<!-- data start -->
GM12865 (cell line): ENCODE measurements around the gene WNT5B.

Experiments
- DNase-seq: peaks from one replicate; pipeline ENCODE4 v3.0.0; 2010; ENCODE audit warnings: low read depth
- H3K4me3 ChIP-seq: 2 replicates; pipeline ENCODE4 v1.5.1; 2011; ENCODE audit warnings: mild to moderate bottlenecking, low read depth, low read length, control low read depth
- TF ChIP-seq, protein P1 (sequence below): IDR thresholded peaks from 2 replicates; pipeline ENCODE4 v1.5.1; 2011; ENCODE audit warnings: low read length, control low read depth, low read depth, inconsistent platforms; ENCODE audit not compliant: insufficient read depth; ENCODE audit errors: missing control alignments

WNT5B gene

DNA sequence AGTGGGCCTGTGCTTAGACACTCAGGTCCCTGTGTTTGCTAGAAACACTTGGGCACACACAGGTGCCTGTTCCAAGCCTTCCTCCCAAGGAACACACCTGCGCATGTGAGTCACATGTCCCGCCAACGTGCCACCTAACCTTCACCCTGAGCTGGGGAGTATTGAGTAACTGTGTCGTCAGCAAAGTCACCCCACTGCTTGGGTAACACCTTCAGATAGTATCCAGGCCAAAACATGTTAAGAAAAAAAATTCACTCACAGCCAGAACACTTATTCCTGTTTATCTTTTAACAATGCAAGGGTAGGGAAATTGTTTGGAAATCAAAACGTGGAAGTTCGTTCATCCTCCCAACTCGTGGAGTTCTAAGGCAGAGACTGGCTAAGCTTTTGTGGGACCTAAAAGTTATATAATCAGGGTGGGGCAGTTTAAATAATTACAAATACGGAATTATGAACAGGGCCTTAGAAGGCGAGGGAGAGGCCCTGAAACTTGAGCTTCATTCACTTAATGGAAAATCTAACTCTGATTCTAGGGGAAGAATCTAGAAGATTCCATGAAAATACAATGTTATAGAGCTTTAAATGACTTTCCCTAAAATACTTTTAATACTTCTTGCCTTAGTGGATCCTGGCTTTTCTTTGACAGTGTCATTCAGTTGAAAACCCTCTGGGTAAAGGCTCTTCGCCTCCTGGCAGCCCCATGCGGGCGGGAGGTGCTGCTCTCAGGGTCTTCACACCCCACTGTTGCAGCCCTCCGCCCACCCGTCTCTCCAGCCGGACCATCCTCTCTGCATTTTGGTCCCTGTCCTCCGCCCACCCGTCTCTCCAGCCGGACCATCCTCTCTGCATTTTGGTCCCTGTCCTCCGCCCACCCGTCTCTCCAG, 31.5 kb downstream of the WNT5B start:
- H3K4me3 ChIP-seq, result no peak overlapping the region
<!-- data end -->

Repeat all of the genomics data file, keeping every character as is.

GM12865 (cell line): ENCODE measurements around the gene WNT5B.

Experiments
- DNase-seq: peaks from one replicate; pipeline ENCODE4 v3.0.0; 2010; ENCODE audit warnings: low read depth
- H3K4me3 ChIP-seq: 2 replicates; pipeline ENCODE4 v1.5.1; 2011; ENCODE audit warnings: mild to moderate bottlenecking, low read depth, low read length, control low read depth
- TF ChIP-seq, protein P1 (sequence below): IDR thresholded peaks from 2 replicates; pipeline ENCODE4 v1.5.1; 2011; ENCODE audit warnings: low read length, control low read depth, low read depth, inconsistent platforms; ENCODE audit not compliant: insufficient read depth; ENCODE audit errors: missing control alignments

WNT5B gene

DNA sequence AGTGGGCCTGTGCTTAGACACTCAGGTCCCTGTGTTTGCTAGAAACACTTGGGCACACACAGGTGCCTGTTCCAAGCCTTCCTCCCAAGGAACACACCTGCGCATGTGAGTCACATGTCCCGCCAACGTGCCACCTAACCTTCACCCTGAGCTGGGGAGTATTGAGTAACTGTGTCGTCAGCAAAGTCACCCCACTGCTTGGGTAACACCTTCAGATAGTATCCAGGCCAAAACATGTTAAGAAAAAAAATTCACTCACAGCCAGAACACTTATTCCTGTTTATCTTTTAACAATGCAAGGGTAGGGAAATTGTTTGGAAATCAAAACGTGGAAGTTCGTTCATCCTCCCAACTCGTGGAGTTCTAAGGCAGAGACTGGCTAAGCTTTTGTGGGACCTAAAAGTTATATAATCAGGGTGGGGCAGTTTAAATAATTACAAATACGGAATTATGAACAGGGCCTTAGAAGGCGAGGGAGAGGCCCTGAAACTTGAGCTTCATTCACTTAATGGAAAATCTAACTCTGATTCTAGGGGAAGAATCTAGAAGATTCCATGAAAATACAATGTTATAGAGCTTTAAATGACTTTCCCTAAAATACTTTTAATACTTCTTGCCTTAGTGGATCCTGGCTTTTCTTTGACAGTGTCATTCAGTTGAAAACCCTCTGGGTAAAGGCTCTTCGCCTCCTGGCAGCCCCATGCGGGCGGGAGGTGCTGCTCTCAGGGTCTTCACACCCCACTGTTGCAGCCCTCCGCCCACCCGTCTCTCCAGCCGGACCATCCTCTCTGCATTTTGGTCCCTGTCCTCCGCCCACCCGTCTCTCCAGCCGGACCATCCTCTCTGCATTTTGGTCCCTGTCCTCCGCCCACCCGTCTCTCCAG, 31.5 kb downstream of the WNT5B start:
- H3K4me3 ChIP-seq, result no peak overlapping the region